Friday, May 10, 2013

Can You Compost Bread?


We’ve all been there. You pull out the fixings for your favorite sandwich, set a nice plate on the counter, and pour yourself a tall cold drink. Reaching into the bread bag you gently pull out two slices. But what’s this? Ugh….. your heart sinks with a pang of disappointment.

Mold lines the edge of your bread.

Well, you can’t save the sandwich now. Unless you’re the type to shrug, pull off the moldy crust, and keep eating (I’m making my silently-judgmental, grossed out face right now). But you can put that moldy bread to good use in your compost bin.

Bread, while not a vegetable, is made from a plant and will break down in your compost bin rather quickly. Pretty much any food scrap made of flour or grains can go in your bin. This includes:

Bread
Buns
Crackers
Donuts (without cream filling)
Cookies

I don’t think a single cookie has ever made it to my compost bin, even the burnt and stale end up being consumed. But technically, they could be composted.

And what’s the most important thing to remember about composting bread and the like? Bury your food scraps. I’ll say that again.

BURY YOUR FOOD SCRAPS!!!

Otherwise, you will end up attracting animals or creating a “garbagy” smelling bin.

Once in contact with a moist compost pile, bread doesn’t typically last long. Think of a hotdog eating contest without the dog. You know how the contestants dip the buns in water to easily cram down 20 hotdogs in 5 minutes? Now I’m making my grossed out face again.

That bun soaks up the moisture and starts breaking down immediately. The same thing happens in your compost pile. And then the micro and macro organisms alike devour the bun in what I can only imagine is a very competitive sport with millions of contestants and only you cheering them on.

Do you compost bread? If so, am I missing any “bread” categories that you can compost?


I think this croissant is upset about being tossed in the trash.
Or maybe he's just trying to lift his "arms"?


12 comments:

  1. I also compost my leftover pasta that got pushed to the back of the fridge and forgotten about.

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    1. I do too! As long as there is not a creamy sauce pasta is fine to compost!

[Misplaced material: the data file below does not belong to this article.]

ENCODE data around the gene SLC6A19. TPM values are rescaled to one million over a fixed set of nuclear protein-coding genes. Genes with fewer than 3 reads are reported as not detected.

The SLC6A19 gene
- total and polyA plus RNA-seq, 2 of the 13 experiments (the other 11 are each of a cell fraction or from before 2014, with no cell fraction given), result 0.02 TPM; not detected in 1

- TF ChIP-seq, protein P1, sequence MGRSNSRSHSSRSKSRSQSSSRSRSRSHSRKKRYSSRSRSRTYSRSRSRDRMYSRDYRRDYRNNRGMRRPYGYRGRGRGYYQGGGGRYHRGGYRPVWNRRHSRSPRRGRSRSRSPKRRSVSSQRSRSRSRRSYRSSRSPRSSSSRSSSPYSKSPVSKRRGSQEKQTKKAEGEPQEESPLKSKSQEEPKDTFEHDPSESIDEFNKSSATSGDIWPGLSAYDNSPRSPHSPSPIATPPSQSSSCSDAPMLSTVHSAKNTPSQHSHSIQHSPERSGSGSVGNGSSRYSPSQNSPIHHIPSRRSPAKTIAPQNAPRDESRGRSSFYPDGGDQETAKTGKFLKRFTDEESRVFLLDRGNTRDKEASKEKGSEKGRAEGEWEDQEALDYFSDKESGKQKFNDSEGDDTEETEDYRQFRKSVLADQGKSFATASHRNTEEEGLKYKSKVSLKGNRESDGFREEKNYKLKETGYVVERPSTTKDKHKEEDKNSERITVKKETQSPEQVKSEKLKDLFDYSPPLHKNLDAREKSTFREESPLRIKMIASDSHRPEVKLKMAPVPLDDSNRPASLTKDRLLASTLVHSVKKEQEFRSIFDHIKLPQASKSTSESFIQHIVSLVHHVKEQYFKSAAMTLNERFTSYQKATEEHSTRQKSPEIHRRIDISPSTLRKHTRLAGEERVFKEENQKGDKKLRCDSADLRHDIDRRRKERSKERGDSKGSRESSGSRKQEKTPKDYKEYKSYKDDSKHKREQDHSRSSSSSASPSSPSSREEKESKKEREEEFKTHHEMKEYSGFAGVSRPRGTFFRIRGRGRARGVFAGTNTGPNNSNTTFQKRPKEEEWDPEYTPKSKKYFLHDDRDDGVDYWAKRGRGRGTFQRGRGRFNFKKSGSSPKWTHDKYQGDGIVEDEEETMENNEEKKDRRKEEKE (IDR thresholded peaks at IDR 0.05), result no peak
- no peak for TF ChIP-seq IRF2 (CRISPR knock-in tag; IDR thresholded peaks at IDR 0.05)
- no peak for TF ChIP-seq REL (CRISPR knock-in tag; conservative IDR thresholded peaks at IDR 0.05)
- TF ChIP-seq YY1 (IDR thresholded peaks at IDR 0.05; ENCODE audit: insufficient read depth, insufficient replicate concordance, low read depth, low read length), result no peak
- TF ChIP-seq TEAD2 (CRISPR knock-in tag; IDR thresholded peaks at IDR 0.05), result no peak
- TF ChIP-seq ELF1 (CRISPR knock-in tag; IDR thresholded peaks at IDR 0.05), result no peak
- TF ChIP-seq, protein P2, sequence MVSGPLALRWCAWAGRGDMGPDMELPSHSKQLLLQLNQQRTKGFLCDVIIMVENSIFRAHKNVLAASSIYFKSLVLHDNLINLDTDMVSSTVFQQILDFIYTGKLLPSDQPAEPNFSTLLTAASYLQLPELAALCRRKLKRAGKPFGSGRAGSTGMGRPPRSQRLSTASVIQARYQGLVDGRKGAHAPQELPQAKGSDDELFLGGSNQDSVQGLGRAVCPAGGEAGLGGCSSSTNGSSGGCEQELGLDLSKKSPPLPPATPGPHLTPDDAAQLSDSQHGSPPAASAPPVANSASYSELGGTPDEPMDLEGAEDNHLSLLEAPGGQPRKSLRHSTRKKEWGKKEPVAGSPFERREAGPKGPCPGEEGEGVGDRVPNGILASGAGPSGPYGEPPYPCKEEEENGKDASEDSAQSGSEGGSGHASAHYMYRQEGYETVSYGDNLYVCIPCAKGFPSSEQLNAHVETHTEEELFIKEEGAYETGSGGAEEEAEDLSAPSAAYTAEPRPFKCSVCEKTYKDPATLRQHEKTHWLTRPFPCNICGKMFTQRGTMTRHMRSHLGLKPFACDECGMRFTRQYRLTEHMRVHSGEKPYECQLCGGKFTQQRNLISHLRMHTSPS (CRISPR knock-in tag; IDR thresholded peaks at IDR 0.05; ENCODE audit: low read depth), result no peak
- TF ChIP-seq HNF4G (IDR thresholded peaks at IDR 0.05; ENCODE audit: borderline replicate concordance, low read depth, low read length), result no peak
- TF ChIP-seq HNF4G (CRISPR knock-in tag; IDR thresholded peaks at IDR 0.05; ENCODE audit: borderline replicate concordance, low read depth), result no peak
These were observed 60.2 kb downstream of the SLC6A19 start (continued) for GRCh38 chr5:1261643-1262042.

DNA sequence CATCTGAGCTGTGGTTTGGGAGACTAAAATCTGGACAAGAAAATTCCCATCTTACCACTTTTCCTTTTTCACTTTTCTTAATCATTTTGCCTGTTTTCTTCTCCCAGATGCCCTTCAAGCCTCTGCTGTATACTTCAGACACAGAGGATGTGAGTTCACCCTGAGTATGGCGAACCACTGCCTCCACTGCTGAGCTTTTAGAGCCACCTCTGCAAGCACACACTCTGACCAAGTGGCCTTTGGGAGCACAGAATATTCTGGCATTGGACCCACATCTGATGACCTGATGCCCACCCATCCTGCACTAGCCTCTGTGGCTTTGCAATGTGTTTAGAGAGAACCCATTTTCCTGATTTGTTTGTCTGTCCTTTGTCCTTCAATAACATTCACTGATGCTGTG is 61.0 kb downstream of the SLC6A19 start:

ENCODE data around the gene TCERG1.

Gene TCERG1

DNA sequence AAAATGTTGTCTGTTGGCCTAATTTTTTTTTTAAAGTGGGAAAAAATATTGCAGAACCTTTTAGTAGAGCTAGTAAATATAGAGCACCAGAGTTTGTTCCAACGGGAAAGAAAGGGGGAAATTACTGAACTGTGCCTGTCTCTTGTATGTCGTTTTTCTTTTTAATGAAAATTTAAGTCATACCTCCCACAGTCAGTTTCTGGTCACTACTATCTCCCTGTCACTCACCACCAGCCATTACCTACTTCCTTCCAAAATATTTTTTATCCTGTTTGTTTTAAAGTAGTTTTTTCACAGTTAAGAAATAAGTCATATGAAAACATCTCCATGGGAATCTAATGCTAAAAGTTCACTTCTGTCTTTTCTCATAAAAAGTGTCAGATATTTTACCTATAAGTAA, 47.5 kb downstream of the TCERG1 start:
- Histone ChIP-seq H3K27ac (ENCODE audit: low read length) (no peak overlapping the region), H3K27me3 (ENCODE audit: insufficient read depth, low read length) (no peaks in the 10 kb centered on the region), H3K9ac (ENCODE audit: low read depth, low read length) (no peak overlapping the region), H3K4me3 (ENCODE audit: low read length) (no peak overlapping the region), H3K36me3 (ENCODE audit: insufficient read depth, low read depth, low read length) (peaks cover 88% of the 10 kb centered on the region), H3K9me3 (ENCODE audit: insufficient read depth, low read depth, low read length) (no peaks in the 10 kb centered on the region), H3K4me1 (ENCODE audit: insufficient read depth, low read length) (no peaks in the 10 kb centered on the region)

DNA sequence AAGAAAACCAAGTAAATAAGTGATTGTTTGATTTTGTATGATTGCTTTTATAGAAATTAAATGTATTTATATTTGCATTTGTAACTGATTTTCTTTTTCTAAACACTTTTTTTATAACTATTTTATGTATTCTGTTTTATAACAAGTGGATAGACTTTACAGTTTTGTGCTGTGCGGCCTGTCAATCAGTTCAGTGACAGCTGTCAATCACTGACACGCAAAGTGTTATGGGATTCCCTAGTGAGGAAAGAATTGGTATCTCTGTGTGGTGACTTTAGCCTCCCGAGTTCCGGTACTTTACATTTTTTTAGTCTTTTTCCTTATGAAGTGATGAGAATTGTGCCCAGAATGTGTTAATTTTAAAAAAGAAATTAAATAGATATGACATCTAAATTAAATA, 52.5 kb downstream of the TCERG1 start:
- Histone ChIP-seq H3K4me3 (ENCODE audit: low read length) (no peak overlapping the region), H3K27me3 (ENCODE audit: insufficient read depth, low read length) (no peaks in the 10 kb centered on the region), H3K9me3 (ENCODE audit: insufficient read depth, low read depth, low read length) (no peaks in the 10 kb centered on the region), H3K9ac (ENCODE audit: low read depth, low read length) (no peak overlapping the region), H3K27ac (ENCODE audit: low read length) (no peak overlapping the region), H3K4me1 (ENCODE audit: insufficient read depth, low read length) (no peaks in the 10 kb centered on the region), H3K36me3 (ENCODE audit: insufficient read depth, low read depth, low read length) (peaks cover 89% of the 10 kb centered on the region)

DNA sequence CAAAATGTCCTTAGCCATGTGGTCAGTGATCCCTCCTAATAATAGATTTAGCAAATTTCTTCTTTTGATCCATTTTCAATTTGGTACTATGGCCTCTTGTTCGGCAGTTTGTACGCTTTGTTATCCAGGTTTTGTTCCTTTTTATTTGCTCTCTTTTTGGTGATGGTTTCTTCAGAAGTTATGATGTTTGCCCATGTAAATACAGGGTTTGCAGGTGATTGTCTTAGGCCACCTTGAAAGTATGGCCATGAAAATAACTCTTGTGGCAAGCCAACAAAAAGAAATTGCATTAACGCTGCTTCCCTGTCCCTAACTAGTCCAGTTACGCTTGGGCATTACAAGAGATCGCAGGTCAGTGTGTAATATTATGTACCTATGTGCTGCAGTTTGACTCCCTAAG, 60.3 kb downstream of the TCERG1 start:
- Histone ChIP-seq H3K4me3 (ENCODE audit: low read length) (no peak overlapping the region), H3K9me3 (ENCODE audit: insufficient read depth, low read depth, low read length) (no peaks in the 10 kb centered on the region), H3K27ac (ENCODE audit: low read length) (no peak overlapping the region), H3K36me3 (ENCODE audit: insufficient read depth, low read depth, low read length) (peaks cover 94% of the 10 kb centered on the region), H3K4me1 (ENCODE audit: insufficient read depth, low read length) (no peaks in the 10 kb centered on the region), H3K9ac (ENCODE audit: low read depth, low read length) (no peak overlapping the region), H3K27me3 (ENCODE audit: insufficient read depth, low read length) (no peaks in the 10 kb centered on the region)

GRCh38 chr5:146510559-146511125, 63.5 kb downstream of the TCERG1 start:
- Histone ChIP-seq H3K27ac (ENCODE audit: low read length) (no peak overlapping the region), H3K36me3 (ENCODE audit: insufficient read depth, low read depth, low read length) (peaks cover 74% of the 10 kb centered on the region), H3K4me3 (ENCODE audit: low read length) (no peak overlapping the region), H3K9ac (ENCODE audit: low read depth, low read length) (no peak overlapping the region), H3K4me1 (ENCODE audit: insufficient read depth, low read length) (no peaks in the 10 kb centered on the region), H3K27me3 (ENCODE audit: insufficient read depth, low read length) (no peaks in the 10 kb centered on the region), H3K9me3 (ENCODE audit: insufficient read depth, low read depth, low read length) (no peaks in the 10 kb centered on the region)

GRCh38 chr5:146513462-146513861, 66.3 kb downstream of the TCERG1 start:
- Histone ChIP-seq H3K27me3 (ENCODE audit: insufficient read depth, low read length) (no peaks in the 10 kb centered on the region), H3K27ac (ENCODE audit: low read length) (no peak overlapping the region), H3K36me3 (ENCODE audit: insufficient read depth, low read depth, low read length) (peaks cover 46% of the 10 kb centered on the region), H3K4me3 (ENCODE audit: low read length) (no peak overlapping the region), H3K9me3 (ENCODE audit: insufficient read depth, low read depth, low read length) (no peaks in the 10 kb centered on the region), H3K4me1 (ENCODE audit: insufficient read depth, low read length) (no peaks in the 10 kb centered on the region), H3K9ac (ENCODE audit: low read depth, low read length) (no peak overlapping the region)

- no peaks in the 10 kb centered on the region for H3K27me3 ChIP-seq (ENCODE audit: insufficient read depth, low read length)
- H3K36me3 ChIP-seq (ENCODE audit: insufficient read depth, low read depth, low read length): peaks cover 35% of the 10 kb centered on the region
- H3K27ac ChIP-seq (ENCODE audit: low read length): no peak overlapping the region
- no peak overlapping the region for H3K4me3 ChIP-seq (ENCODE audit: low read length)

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  2. I generally throw my plain rice and pasta in the compost, too.

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    1. I've put rice in the compost as well.

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  3. I always put our bread scraps in the compost pile but I have wondered if there is any harm in putting it in if it is moldy. Is the mold harmful in any way? I have had the same question when I find moldy berries in the back of the fruit bin.

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    1. very good questions! Actually mold helps in the decomposition process so don't worry about it at all. It just means your bread and berries have started "composting" a little early. :)

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  4. This is not in the bread category but can all citris fruits and rinds be composted? Thanks And also where can I purchase a composter barrrel type that can be turned with a handle? I have back problems and need a more convenient way to turn my compost.

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    1. Yes, citrus fruits are great for composting but need to be buried just like any other food scrap. I know Park + Vine and Worm's Way both have tumbler type composters. You can also find them online. Search "Compost Tumbler."

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  5. I love my composter but when we have lots of rain alot of water gets in the bin and then it's a sloppy mess. What should I do or what should I add to get it back on track?

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    1. When your compost is too wet, add more dry stuff, like leaves or shredded paper. This has been a wet year. This will be the first week I will have to water my pile.

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  6. I just purchased a small double bin tumbling composter and am a little confused about what can and can't be composted. There are so many conflicting sites. Would old muffins with fruit in them be okay to compost? These were made with whole wheat flour (no sugar), blueberries and bananas. I think all this would be okay in the compost but they were cooked with oil, does that matter? I was also wondering about vegetables cooked in EVOO, does the oil make them not a good idea to put in there because it would attract bugs?

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    1. Old muffins should be fine to compost as oil is baked in, but vegetables in olive oil is not a good idea. The reason why is the oil may actually smother the micro-organisms at work and as worms breath through their skin, they too could smoother from a bunch of oil. However, as in most things in life, a little bit won't hurt.

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